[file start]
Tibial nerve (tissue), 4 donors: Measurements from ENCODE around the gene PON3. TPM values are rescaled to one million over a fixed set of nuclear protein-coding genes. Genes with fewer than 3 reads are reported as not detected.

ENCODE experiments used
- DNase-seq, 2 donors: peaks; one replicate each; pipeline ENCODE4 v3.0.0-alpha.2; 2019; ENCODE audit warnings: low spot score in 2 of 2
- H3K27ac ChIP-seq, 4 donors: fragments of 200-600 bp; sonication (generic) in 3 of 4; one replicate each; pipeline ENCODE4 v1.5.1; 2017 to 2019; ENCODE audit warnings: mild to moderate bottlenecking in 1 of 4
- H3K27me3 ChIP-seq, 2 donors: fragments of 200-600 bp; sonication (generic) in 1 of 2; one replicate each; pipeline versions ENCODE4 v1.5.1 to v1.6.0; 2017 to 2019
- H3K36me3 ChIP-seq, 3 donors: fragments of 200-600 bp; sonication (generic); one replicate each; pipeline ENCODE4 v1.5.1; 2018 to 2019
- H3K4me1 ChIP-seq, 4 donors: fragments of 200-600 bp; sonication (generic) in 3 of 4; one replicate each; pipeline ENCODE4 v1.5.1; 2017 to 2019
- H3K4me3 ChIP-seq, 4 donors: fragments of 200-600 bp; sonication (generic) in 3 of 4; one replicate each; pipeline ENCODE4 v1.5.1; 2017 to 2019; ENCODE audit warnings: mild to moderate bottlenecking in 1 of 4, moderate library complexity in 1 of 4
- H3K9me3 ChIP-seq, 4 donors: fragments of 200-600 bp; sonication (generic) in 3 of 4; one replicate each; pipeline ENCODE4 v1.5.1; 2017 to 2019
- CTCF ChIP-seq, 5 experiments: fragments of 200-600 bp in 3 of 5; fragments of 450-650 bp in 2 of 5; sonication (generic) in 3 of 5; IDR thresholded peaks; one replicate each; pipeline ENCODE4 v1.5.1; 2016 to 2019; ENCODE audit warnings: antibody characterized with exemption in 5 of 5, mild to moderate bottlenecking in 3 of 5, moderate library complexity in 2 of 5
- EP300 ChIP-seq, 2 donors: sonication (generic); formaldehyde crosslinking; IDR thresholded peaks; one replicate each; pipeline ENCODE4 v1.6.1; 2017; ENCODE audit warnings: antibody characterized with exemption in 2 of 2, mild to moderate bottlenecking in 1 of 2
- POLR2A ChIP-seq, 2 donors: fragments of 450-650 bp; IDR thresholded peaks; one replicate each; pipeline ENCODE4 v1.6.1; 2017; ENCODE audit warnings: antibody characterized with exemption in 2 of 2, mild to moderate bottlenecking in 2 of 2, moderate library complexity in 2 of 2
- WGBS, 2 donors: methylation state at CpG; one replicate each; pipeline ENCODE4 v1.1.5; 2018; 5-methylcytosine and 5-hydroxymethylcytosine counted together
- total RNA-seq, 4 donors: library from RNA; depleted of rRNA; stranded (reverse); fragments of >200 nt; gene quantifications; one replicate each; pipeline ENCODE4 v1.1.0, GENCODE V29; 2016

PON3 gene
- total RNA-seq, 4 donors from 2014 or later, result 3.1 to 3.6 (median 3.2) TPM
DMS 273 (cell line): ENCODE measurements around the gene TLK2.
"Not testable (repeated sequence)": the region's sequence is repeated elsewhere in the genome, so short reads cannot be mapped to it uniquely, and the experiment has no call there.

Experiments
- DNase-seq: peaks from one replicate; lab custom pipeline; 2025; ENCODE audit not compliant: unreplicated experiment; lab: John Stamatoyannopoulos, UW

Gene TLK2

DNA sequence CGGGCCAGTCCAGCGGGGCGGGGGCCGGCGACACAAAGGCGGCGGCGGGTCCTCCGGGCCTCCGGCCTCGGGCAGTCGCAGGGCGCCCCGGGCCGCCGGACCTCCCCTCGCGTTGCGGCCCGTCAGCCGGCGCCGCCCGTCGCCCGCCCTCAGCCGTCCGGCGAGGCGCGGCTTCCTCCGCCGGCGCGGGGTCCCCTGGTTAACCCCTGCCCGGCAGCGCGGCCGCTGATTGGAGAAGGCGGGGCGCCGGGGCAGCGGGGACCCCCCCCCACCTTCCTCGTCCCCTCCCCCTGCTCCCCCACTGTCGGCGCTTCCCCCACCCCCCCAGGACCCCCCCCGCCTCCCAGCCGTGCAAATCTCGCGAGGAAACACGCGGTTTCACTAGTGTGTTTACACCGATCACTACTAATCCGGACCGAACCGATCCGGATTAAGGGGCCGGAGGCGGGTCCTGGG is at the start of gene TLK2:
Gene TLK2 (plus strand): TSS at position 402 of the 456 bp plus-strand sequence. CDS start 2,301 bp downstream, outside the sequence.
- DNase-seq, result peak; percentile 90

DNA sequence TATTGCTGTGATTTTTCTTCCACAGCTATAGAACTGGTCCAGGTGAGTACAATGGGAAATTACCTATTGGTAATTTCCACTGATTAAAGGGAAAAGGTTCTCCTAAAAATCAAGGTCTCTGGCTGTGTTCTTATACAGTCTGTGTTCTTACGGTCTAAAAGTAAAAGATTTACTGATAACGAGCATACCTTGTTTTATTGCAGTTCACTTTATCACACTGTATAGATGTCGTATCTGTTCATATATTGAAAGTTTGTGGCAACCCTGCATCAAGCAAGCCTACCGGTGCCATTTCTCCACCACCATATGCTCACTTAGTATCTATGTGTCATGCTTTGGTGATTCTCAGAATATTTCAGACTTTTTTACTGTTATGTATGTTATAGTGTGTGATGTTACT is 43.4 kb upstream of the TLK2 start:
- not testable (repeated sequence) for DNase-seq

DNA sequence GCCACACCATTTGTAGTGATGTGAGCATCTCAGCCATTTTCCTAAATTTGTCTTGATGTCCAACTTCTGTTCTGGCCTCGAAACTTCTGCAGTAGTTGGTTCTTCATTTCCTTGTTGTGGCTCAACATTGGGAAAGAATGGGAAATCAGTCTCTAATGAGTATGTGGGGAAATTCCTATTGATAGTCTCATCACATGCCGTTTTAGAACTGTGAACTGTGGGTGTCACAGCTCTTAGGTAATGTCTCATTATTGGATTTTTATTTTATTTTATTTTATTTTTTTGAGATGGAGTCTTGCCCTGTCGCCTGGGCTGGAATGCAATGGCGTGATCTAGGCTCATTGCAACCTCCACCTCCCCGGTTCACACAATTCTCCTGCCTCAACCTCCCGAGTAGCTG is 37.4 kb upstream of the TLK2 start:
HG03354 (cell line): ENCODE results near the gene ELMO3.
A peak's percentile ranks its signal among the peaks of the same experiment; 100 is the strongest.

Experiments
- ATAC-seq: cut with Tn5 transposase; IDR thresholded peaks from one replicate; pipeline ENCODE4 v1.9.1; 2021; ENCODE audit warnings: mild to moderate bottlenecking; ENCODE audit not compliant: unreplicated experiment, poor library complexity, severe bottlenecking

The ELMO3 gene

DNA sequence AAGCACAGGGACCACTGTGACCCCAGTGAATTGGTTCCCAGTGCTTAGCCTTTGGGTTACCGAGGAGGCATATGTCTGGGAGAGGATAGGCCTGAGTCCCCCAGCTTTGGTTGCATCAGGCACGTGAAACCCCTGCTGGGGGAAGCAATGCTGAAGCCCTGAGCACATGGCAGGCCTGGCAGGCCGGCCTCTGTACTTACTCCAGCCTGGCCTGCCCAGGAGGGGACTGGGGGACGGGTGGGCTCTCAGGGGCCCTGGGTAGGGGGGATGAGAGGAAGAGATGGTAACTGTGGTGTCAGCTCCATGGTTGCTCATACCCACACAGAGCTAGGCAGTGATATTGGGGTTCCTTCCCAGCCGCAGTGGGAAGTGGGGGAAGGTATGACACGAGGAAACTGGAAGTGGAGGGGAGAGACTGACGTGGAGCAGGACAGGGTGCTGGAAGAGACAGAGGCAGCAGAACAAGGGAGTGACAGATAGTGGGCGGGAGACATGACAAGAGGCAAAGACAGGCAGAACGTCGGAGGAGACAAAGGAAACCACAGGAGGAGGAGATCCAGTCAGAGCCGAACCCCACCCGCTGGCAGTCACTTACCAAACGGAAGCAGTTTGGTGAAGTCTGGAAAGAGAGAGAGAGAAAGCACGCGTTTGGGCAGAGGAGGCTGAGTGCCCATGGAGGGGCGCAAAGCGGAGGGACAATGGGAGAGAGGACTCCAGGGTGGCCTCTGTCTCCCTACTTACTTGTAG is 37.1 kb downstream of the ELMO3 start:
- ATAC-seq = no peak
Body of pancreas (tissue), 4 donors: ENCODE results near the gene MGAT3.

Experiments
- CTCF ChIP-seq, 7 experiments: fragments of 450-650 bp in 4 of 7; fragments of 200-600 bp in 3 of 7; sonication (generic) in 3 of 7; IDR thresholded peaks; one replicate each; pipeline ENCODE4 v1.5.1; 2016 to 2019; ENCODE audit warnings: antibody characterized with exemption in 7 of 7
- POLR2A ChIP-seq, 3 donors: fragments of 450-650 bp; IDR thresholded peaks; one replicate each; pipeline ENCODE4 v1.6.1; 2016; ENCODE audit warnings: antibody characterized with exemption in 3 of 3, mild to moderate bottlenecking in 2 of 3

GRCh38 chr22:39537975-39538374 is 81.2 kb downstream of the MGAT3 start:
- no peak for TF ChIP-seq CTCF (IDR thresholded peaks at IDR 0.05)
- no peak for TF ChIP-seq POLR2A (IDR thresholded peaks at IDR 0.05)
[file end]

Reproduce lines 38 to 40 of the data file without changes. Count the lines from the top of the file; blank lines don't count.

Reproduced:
- POLR2A ChIP-seq, 3 donors: fragments of 450-650 bp; IDR thresholded peaks; one replicate each; pipeline ENCODE4 v1.6.1; 2016; ENCODE audit warnings: antibody characterized with exemption in 3 of 3, mild to moderate bottlenecking in 2 of 3

GRCh38 chr22:39537975-39538374 is 81.2 kb downstream of the MGAT3 start:
- no peak for TF ChIP-seq CTCF (IDR thresholded peaks at IDR 0.05)